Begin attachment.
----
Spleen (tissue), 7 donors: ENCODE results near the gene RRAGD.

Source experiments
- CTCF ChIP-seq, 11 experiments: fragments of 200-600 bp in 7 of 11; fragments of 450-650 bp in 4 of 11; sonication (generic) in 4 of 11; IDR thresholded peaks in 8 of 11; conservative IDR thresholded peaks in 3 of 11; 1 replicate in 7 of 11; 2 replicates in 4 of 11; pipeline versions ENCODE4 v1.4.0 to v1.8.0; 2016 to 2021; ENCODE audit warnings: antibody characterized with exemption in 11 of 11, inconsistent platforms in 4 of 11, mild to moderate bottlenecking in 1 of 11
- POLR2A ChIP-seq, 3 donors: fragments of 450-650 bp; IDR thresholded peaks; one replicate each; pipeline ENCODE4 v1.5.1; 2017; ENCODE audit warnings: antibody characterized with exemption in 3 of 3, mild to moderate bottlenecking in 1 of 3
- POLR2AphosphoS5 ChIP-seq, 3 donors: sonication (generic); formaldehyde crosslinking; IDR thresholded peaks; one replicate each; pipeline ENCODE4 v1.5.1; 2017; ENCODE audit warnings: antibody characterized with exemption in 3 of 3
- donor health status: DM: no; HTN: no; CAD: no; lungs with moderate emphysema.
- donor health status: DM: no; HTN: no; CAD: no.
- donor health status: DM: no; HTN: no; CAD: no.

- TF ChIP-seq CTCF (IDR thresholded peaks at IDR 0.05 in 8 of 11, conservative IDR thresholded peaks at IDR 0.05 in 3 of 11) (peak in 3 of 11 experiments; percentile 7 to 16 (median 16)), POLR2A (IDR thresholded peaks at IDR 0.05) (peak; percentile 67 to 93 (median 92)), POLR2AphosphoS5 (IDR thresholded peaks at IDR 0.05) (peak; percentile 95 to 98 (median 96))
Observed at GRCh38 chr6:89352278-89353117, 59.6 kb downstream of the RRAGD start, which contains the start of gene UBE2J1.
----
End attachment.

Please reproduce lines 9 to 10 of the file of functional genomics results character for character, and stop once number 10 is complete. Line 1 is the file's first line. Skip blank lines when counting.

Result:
- TF ChIP-seq CTCF (IDR thresholded peaks at IDR 0.05 in 8 of 11, conservative IDR thresholded peaks at IDR 0.05 in 3 of 11) (peak in 3 of 11 experiments; percentile 7 to 16 (median 16)), POLR2A (IDR thresholded peaks at IDR 0.05) (peak; percentile 67 to 93 (median 92)), POLR2AphosphoS5 (IDR thresholded peaks at IDR 0.05) (peak; percentile 95 to 98 (median 96))
Observed at GRCh38 chr6:89352278-89353117, 59.6 kb downstream of the RRAGD start, which contains the start of gene UBE2J1.